The Broad, the new contemporary art museum in downtown Los Angeles, announced today that it will open to the public on Sunday, September 20, 2015.
Built by philanthropists and longtime art collectors Eli and Edythe Broad, The Broad will welcome visitors from near and far with free general admission to an inaugural installation drawn from two collections of more than 2,000 works of contemporary art. Designed by Diller Scofidio + Renfro (DS+R), The Broad makes its home in the city’s burgeoning Grand Avenue arts corridor, across the street from architectural icons including Walt Disney Concert Hall and the Museum of Contemporary Art.
“Edye and I are delighted to announce an opening date, and we are already looking forward to welcoming the public to our museum,” said Eli Broad. “It is our privilege to give this museum, the works in our art collections and a sizeable endowment and free admission as a gift to the people of Los Angeles.”
“When we open our doors on September 20, we will be greatly advancing Eli and Edye’s vision of sharing contemporary art with the broadest possible audience,” said Joanne Heyler, founding director of The Broad. “The combination of innovative architecture and provocative art will make visiting The Broad an experience to remember.”
The new museum’s opening installation will be a predominantly chronological selection of masterworks from the Broads’ extraordinary personal art collection as well as that of The Broad Art Foundation. The installation will begin with works by major artists who came to prominence in the 1950s, including Jasper Johns, Robert Rauschenberg and Cy Twombly. The Pop art of the 1960s—an area of great depth in the collections—will be represented through works by Roy Lichtenstein, Ed Ruscha and Andy Warhol, among others. Moving into the 1980s—the decade when The Broad Art Foundation was established—the installation will present a rich concentration of works by artists such as Jean-Michel Basquiat, Cindy Sherman, Keith Haring, Barbara Kruger and Jeff Koons. The installation will continue up through the present, with works including a monumental, immersive, eight-screen video piece, The Visitors, by Icelandic artist Ragnar Kjartansson, which was only recently acquired for the collections, among many other new acquisitions.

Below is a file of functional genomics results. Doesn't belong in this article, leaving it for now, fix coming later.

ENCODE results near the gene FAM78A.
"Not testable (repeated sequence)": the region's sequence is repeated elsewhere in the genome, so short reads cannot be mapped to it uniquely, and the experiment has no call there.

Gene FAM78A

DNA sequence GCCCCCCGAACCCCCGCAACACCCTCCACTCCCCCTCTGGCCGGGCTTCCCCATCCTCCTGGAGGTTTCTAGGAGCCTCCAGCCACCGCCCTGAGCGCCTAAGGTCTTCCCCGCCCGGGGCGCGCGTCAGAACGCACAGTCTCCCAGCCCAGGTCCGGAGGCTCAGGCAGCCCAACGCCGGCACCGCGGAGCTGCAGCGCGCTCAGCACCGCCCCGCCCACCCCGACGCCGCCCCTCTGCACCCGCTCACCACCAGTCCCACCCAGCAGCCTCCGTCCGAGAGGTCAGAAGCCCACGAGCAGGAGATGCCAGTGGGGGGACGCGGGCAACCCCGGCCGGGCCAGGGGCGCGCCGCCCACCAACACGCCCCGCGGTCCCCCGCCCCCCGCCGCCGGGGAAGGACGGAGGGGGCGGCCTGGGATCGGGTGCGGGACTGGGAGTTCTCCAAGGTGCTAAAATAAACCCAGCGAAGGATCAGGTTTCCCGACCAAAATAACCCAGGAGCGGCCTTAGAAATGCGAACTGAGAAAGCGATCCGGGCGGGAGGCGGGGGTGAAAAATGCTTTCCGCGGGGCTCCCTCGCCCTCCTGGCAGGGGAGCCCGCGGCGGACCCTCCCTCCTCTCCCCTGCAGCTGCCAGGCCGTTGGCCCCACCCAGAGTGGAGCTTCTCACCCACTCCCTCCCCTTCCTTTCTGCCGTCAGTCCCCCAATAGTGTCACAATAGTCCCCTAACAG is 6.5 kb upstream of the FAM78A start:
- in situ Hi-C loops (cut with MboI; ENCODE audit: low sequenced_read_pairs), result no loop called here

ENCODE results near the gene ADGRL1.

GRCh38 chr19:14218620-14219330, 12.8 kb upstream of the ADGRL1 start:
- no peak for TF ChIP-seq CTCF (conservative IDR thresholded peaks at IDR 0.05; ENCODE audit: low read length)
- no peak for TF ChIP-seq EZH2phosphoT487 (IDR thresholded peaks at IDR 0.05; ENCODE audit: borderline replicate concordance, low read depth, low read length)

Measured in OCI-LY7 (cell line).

With construction of the building nearing completion, The Broad is offering the public an unprecedented glimpse into the unfinished museum on Sunday, Feb. 15, when two temporary art installations will activate the expansive third-floor gallery. Titled Sky-lit: Volume, Light, and Sound at The Broad the multi-hour timed ticket event will include works by BJ Nilsen and Yann Novak.
Artist BJ Nilsen’s sound installation DTLA, draws on the aural environment of Los Angeles. Just as The Broad’s porous architectural “veil” subtly interweaves natural light and glimpses of the urban streetscape of Grand Avenue into its galleries, Nilsen will bring the soundscape of downtown Los Angeles into The Broad. Stillness, the second installation featured as part of Sky-lit, will be activated after dark, and is a sound and light work by Los Angeles multidisciplinary artist Yann Novak. Stillness creates an immersive environment for reflection, inviting visitors to contemplate the effect of climate and light on their physical and emotional states.
Tickets will go on sale at 10 a.m. on Friday, Feb. 6. Tickets are $10 and will be reserved for every half hour from 3 p.m. through 10 p.m., with the last entry at 9 p.m. Nilsen’s work will be presented beginning at 3 p.m., and Novak’s work will be added at 5 p.m., with the two works running simultaneously until 10 p.m. Tickets are available at www.thebroad.org/skylit.
The Broads have been at the center of the civic and cultural development of downtown Los Angeles since they moved to the city in 1964. The couple has spent five decades assembling two of the world’s most admired collections of postwar and contemporary art, with the aim of creating a widely accessible public collection. In addition to their personal collection, they created The Broad Art Foundation in 1984 as a lending library of contemporary art for museums around the world. The foundation, which will be headquartered in the new museum, has made more than 8,000 loans to over 500 museums